Who's right? What to eat is a hotly debated topic.
Today, we continue to celebrate National Nutrition Month by digging into the confusion around nutrition and what to eat.
Nutrition science can feel like a mess. There are so many competing theories, and you can find studies that support both sides of any argument. The reasons behind the confusion are plentiful.
For one, many studies are funded by interested parties (such as the big food industry), and those conflicts of interest can influence the design of the study. Or worse, data can be manipulated to show the desired result that they want.
I came across this article on the Precision Nutrition website that gives nine reasons why nutrition science is so confusing. In addition to conflict of interest, other limitations of studying nutrition include: there are so many variables that impact health; studies are mostly observational and correlation isn't causation; and most funding goes towards disease treatment rather than preventative nutrition.
The article also points out that nutrition science is still young. We only started "studying newer problems, such as what’s healthy in a world full of tasty processed food and very little movement" in the last 20 years.
One of the most important factors is that we are all different. Also, we change over time. What might work well for one person, doesn't necessarily work for someone else. You might find that eating one way works for you at one stage in your life, but not so much in another stage.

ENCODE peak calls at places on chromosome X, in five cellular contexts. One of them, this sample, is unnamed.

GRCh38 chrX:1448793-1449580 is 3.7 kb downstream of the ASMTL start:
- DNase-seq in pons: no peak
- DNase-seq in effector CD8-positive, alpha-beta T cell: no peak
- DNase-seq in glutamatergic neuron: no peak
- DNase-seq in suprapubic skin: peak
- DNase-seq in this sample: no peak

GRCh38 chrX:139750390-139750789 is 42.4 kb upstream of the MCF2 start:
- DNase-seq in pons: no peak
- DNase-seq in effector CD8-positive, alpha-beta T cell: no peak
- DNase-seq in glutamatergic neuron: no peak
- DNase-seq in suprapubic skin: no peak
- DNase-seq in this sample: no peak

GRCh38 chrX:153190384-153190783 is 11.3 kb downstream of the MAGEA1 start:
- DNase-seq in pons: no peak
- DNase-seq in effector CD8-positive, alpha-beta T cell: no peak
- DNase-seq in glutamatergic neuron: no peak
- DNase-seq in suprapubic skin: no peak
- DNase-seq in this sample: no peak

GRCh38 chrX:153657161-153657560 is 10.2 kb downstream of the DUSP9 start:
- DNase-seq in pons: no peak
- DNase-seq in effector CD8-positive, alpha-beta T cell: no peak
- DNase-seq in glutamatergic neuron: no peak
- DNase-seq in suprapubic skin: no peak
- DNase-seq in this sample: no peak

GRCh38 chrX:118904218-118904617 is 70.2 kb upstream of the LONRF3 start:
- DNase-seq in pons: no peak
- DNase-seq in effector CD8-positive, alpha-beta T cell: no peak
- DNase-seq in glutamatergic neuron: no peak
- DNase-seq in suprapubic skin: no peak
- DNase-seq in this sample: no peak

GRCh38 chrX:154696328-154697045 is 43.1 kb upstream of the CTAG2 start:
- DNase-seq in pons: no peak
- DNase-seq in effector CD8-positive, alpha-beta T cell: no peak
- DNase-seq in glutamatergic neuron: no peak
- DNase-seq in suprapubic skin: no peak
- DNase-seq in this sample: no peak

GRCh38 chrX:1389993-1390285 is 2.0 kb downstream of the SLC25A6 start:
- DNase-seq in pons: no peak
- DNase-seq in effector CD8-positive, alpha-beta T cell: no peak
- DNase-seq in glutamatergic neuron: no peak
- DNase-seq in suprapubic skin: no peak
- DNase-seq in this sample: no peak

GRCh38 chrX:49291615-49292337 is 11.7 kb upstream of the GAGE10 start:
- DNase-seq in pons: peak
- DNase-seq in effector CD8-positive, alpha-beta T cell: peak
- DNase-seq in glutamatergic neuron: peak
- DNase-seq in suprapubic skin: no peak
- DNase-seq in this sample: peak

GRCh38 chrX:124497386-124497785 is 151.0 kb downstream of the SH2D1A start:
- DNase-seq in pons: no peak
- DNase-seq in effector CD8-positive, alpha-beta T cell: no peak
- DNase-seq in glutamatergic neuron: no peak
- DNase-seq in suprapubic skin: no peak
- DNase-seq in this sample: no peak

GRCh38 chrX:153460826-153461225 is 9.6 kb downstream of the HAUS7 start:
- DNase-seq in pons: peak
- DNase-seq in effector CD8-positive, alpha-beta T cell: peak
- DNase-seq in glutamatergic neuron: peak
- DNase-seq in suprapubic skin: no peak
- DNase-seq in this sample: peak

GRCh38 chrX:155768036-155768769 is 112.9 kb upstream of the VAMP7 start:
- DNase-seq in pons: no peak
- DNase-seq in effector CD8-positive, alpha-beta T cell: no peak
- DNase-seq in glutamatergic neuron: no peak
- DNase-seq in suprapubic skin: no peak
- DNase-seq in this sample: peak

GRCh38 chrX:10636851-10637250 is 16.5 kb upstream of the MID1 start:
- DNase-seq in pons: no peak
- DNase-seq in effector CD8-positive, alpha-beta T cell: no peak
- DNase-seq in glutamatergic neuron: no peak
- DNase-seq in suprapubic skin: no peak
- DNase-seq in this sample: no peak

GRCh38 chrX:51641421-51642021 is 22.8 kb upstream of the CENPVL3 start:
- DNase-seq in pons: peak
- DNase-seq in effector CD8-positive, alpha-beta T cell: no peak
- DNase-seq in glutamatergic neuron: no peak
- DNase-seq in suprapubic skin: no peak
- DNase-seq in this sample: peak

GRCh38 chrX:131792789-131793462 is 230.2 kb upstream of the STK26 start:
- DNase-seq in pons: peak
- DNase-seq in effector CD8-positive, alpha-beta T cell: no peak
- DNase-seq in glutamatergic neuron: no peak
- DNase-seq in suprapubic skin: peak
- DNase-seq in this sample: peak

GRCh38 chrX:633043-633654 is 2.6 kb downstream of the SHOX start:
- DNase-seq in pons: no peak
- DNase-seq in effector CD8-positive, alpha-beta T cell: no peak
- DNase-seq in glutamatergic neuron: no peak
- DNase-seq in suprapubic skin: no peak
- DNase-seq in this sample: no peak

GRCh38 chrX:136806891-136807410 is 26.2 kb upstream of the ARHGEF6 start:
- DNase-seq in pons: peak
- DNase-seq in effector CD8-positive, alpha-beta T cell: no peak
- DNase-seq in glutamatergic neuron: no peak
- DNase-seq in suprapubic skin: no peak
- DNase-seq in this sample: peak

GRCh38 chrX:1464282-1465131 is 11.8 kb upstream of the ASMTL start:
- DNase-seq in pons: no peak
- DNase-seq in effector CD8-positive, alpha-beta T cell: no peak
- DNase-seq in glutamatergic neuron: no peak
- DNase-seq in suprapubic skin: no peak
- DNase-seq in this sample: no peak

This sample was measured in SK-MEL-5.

That's why I like the simplicity of Michael Pollan's message from his book In Defense of Food: "Eat Food. Not too Much. Mostly Plants."
The below infographic from Precision Nutrition provides a great visual representation of what most health-focused diets agree on: "Emphasize whole foods; get enough quality protein; incorporate lots of vegetables; prioritize high nutrient density; eat slowly until satisfied; and minimize processed foods."
What may not be so simple is putting these into practice. Food is an emotional topic.
We often choose foods based on our social and cultural norms, out of habit, or in response to a trigger. For example, when you feel stressed, you reach for comfort food that you ate as a child.
One of the best things we can do for our health is get curious about when and how we eat. Self-awareness includes becoming aware of our patterns, exploring our cravings, and experimenting with how different foods make us feel.
Another great step is to eliminate those foods that are most often the culprits of digestive distress, and nourish the body's natural detoxification systems. Then, as you start adding foods back into your diet, notice how your body responds. Your body gives you clues as to what is right for YOU. All you need to do is listen.
It turns out, the answer to "what is the best way to eat?" is within you.
If you're ready to feel better, move better and eat better, join us for Firefly's Spring Cleaning Group. We kickoff on Sunday with an optional Personal Retreat Day.